This post is part of an occasional series reviewing state reports evaluating economic development incentives.  Here we look at the September 2013 performance audit report from Kansas, “Economic Development: Determining Which Economic Development Tools are Most Important and Effective in Promoting Job Creation and Economic Growth in Kansas, Part 1,” from the Legislative Division of Post Audit, the audit arm of the Kansas Legislature.

 The audit sought to answer 2 questions:

  1. What economic benefits has Kansas realized as a result of the PEAK and HPIP tax incentive programs?
  2. Does the Department of Commerce adequately enforce performance clauses for economic development incentive programs? 

The Promoting Employment Across Kansas (PEAK) program allows companies that create 100 new jobs within a specified two-year period to retain 95% of employee withholding taxes for up to 10 years. The High Performance Incentive Program (HPIP) provides a training tax credit and a 10% income tax credit to eligible companies for capital investments such as facility or equipment purchases or upgrades.

The quick answers to the two main questions are:

  1. “Assessing the benefits of the PEAK Program is difficult because the Department of Commerce has not complied meaningful information on the program.”  Still the PEAK program is estimated to have generated 5,200 jobs in exchange for $21 million in foregone taxes through FY12, while the HPIP program companies created or retained 6,900 jobs in exchange for $21 million in tax credits in FY10.
  1. While clawback terms were included in enforcement agreements and were enforced when there was awareness of a problem, the lack of consistent, quality reporting “limited the ability to identify underperforming companies.”

What is interesting to us at Smart Incentives and what is relevant to economic development groups elsewhere is the insight this report provides into the tremendous challenge organizations face in terms of record-keeping, compliance management, and reporting on incentive programs.

Despite having broad rules in place regarding company reporting requirements, legislative caps on tax credit use, and statutory requirements to report on overall results, it has proven difficult for the Departments of Commerce and Revenue to develop the internal systems and devote the necessary resources to adequately manage this complex process, let alone report consistently and clearly on outcomes.

Here is just a sample of some of these challenges:

  • 15% of companies had not submitted required reports.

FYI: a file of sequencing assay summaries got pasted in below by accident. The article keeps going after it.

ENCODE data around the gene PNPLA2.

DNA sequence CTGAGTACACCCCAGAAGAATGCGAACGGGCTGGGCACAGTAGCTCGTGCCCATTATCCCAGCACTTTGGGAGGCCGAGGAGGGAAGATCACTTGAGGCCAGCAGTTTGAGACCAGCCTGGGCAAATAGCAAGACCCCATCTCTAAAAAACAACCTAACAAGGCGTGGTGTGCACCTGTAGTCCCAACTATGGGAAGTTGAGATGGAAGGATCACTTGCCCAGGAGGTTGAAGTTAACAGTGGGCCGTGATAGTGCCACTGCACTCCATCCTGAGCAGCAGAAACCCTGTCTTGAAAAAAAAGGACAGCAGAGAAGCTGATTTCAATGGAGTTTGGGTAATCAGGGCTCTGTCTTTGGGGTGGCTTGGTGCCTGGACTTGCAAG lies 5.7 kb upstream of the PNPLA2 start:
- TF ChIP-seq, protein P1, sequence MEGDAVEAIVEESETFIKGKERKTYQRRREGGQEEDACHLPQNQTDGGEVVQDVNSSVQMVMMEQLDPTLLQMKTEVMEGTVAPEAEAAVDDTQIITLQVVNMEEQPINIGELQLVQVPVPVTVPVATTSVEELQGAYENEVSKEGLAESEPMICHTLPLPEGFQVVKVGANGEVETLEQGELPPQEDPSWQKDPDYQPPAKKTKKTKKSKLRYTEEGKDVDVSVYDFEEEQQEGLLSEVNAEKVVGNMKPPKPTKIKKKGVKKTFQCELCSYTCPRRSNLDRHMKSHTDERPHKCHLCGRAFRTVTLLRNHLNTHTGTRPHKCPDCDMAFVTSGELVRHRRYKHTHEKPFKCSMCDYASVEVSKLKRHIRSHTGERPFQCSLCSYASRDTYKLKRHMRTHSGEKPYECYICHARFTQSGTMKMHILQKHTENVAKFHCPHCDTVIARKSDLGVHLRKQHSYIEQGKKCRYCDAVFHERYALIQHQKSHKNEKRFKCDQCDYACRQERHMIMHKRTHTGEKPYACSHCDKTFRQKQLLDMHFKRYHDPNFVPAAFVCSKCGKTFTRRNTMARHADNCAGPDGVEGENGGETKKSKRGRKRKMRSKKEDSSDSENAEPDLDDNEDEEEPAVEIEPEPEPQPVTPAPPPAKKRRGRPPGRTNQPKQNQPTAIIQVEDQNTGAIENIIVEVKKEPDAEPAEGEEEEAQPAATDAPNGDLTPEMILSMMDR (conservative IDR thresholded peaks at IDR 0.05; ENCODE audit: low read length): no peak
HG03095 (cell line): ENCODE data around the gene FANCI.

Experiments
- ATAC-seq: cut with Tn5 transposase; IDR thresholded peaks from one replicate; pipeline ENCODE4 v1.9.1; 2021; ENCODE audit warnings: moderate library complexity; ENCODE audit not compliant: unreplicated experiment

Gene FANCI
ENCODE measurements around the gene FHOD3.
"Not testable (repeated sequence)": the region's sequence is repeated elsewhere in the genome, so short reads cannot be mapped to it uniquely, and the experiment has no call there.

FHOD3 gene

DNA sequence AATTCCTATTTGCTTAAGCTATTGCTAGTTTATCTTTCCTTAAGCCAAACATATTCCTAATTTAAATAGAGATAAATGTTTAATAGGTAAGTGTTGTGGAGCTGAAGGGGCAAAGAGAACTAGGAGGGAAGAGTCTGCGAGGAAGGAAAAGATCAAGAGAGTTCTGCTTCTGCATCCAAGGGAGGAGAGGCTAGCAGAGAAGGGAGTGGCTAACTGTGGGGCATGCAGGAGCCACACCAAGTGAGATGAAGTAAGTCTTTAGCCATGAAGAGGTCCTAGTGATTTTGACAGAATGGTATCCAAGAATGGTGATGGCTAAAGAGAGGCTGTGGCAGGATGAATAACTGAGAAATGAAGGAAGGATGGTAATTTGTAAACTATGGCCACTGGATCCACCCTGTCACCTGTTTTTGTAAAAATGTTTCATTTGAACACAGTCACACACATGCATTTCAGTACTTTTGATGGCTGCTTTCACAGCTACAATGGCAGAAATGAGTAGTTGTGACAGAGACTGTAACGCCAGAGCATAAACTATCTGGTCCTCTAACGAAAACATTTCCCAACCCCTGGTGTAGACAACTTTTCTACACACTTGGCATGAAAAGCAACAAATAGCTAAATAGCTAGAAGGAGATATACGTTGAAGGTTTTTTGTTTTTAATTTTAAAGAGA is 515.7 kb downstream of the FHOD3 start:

• All data is self-reported, either on tax forms or on reports submitted to the Department of Commerce.  It is not independently verified.
  • Neither the Department of Commerce nor Department of Revenue collects data on the number of individuals trained under the HPIP training tax credit program.
  • Companies that file for the HPIP tax credit over several years can report the same jobs every year, making it difficult to assess how many new jobs were created.
  • There is disagreement over the meaning of the legislative cap on PEAK incentives, with the Department of Commerce indicating the cap is $6 million every year, while the Auditor believes the total cap is $6 million, which led to the finding that commitments have exceeded the cap.
  • While the Department of Commerce is required to submit annual reports to the Governor and Legislature, the audit found reports had been submitted late or not at all, and for some programs “the latest report produced by the marketing department does not include the level of detail required by state law.”

There is agreement that adequate processes are not in place, with staff explaining that their focus is on developing agreements rather than monitoring past agreements.  Further, staff had asked for and had not received additional staff to help with this task.   Finally, the Department of Commerce in its response to the audit explains that ongoing legislative changes to the PEAK program made reporting and compliance monitoring very difficult.  These changes – “amending the definition of a PEAK eligible employee, enactment of expansion and retention programs; average wage vs. median wage, amended definition of “wages,” enactment of a 95% tax credit available to certain “owners” of PEAK companies and similar changes” – are substantial and do pose real challenges to program implementation and assessment.  These aren’t just excuses.

Our takeaway from this report is that process matters just as much a policy.   Policies that require reporting, clawbacks and caps in incentive programs are just a start.  Economic development organizations also need resources (funds, trained staff, guidance on best practices) to create the internal tools and processes that will enable them to comply with these policies.